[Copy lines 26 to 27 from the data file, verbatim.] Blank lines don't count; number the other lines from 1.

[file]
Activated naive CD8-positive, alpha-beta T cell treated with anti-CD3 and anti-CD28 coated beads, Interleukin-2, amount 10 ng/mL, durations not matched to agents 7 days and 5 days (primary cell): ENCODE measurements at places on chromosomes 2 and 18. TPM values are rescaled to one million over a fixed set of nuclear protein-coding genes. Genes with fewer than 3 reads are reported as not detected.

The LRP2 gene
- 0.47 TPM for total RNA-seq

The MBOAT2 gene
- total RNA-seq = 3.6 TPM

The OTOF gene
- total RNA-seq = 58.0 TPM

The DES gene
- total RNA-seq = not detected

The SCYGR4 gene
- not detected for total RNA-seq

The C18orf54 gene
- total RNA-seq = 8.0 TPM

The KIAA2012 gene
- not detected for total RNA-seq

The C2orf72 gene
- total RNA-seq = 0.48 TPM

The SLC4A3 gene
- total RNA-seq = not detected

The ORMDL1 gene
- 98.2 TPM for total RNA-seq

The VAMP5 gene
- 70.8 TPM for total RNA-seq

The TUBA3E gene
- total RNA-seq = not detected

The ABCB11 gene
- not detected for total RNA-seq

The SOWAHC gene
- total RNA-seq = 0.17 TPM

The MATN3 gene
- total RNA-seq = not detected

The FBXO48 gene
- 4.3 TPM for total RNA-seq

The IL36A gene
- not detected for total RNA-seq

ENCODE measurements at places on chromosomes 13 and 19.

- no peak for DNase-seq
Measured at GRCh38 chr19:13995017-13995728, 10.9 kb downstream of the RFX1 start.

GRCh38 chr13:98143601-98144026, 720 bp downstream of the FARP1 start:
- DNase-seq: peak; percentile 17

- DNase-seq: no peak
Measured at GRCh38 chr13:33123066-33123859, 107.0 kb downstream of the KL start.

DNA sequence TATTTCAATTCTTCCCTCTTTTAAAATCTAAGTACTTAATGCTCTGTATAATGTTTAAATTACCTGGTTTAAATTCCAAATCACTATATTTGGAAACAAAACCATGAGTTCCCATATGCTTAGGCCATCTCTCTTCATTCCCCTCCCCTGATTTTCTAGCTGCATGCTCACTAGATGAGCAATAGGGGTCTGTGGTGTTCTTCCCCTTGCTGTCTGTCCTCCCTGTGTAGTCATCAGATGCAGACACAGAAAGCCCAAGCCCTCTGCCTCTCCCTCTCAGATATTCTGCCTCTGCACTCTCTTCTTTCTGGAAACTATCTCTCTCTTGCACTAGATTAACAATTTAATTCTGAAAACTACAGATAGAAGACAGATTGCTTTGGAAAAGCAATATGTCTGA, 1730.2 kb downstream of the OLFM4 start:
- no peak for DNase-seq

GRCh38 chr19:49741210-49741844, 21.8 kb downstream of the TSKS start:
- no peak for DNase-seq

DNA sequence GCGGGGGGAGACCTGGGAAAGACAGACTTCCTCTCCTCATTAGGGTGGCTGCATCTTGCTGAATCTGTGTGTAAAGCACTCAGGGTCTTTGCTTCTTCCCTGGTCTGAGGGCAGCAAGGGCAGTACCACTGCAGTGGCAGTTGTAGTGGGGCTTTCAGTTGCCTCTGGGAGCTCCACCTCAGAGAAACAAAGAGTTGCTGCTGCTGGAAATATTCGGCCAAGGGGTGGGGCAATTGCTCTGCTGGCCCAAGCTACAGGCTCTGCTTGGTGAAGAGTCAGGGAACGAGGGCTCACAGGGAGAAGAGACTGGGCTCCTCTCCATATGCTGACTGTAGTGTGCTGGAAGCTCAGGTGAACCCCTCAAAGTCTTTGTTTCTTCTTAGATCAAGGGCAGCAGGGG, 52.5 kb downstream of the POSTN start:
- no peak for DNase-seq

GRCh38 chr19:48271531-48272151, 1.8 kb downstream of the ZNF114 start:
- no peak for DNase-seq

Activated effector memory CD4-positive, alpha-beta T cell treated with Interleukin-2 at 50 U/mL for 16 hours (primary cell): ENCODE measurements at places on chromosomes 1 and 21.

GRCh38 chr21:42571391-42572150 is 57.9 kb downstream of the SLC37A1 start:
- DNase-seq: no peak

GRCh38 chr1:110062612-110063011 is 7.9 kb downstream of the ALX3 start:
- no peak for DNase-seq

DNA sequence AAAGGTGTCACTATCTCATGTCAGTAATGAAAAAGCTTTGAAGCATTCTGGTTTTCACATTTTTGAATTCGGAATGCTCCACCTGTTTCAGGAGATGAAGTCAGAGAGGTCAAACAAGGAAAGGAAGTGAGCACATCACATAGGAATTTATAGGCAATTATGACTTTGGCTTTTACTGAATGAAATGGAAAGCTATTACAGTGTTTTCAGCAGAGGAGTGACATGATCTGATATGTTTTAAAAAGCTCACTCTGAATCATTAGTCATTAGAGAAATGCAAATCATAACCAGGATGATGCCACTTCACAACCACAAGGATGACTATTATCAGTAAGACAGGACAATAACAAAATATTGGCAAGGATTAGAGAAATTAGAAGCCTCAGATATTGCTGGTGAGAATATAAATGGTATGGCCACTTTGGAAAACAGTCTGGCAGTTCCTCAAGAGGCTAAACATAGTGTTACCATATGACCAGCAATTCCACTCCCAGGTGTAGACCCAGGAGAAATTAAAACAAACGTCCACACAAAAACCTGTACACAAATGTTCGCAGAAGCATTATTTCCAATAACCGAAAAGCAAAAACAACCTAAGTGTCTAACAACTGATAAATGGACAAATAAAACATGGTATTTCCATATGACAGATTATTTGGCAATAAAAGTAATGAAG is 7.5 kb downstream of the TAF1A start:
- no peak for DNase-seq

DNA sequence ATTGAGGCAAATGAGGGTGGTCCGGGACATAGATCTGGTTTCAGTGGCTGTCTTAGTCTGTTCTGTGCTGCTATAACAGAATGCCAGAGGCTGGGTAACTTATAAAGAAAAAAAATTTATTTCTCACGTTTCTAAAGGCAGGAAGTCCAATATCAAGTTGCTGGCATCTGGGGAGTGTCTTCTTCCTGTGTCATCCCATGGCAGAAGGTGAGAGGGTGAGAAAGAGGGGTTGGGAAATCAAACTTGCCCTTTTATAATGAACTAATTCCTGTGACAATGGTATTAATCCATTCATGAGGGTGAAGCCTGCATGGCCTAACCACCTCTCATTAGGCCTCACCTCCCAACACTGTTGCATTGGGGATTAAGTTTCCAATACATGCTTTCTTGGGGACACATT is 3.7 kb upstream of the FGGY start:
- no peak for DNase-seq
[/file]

The ABCB11 gene
- not detected for total RNA-seq